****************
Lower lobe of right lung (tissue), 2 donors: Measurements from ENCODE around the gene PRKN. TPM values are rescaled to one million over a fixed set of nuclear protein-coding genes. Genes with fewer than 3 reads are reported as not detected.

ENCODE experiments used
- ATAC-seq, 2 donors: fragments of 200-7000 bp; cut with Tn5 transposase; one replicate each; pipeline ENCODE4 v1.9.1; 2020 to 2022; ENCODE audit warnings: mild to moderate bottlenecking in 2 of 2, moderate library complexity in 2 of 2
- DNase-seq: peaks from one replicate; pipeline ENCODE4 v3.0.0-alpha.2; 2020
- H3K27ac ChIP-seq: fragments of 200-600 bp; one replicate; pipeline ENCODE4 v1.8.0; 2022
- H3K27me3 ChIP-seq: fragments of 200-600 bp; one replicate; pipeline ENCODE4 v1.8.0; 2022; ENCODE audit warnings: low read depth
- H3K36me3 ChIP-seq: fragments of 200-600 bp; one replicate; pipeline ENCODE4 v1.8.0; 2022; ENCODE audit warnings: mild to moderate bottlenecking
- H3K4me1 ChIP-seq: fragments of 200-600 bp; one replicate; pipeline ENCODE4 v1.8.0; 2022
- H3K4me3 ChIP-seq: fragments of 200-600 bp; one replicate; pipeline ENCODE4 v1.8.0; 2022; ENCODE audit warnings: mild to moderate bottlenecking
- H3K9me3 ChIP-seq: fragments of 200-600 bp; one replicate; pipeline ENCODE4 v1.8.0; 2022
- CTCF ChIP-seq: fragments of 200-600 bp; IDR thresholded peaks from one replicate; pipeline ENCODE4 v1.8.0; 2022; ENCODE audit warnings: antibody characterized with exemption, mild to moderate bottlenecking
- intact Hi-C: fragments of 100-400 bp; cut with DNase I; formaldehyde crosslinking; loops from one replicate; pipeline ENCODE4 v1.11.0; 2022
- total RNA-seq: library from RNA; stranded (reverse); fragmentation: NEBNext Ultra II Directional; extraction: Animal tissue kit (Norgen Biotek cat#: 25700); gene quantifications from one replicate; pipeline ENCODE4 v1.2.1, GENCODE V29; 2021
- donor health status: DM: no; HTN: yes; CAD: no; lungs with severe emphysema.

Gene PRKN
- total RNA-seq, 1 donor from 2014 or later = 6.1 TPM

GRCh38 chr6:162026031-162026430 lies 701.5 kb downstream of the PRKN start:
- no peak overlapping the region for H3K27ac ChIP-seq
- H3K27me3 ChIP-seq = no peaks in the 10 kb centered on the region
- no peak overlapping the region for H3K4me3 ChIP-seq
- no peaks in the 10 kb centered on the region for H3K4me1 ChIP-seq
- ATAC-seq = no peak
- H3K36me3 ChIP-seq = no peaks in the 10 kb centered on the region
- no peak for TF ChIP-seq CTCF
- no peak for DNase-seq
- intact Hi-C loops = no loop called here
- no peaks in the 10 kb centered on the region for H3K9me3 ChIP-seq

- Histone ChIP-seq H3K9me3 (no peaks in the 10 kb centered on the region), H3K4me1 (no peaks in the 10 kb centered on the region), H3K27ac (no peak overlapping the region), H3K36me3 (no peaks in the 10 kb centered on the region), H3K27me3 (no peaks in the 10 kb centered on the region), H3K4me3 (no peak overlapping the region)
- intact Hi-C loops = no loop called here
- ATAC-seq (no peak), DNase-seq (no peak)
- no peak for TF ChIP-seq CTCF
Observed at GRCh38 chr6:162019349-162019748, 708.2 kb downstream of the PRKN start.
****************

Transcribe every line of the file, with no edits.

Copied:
Lower lobe of right lung (tissue), 2 donors: Measurements from ENCODE around the gene PRKN. TPM values are rescaled to one million over a fixed set of nuclear protein-coding genes. Genes with fewer than 3 reads are reported as not detected.

ENCODE experiments used
- ATAC-seq, 2 donors: fragments of 200-7000 bp; cut with Tn5 transposase; one replicate each; pipeline ENCODE4 v1.9.1; 2020 to 2022; ENCODE audit warnings: mild to moderate bottlenecking in 2 of 2, moderate library complexity in 2 of 2
- DNase-seq: peaks from one replicate; pipeline ENCODE4 v3.0.0-alpha.2; 2020
- H3K27ac ChIP-seq: fragments of 200-600 bp; one replicate; pipeline ENCODE4 v1.8.0; 2022
- H3K27me3 ChIP-seq: fragments of 200-600 bp; one replicate; pipeline ENCODE4 v1.8.0; 2022; ENCODE audit warnings: low read depth
- H3K36me3 ChIP-seq: fragments of 200-600 bp; one replicate; pipeline ENCODE4 v1.8.0; 2022; ENCODE audit warnings: mild to moderate bottlenecking
- H3K4me1 ChIP-seq: fragments of 200-600 bp; one replicate; pipeline ENCODE4 v1.8.0; 2022
- H3K4me3 ChIP-seq: fragments of 200-600 bp; one replicate; pipeline ENCODE4 v1.8.0; 2022; ENCODE audit warnings: mild to moderate bottlenecking
- H3K9me3 ChIP-seq: fragments of 200-600 bp; one replicate; pipeline ENCODE4 v1.8.0; 2022
- CTCF ChIP-seq: fragments of 200-600 bp; IDR thresholded peaks from one replicate; pipeline ENCODE4 v1.8.0; 2022; ENCODE audit warnings: antibody characterized with exemption, mild to moderate bottlenecking
- intact Hi-C: fragments of 100-400 bp; cut with DNase I; formaldehyde crosslinking; loops from one replicate; pipeline ENCODE4 v1.11.0; 2022
- total RNA-seq: library from RNA; stranded (reverse); fragmentation: NEBNext Ultra II Directional; extraction: Animal tissue kit (Norgen Biotek cat#: 25700); gene quantifications from one replicate; pipeline ENCODE4 v1.2.1, GENCODE V29; 2021
- donor health status: DM: no; HTN: yes; CAD: no; lungs with severe emphysema.

Gene PRKN
- total RNA-seq, 1 donor from 2014 or later = 6.1 TPM

GRCh38 chr6:162026031-162026430 lies 701.5 kb downstream of the PRKN start:
- no peak overlapping the region for H3K27ac ChIP-seq
- H3K27me3 ChIP-seq = no peaks in the 10 kb centered on the region
- no peak overlapping the region for H3K4me3 ChIP-seq
- no peaks in the 10 kb centered on the region for H3K4me1 ChIP-seq
- ATAC-seq = no peak
- H3K36me3 ChIP-seq = no peaks in the 10 kb centered on the region
- no peak for TF ChIP-seq CTCF
- no peak for DNase-seq
- intact Hi-C loops = no loop called here
- no peaks in the 10 kb centered on the region for H3K9me3 ChIP-seq

- Histone ChIP-seq H3K9me3 (no peaks in the 10 kb centered on the region), H3K4me1 (no peaks in the 10 kb centered on the region), H3K27ac (no peak overlapping the region), H3K36me3 (no peaks in the 10 kb centered on the region), H3K27me3 (no peaks in the 10 kb centered on the region), H3K4me3 (no peak overlapping the region)
- intact Hi-C loops = no loop called here
- ATAC-seq (no peak), DNase-seq (no peak)
- no peak for TF ChIP-seq CTCF
Observed at GRCh38 chr6:162019349-162019748, 708.2 kb downstream of the PRKN start.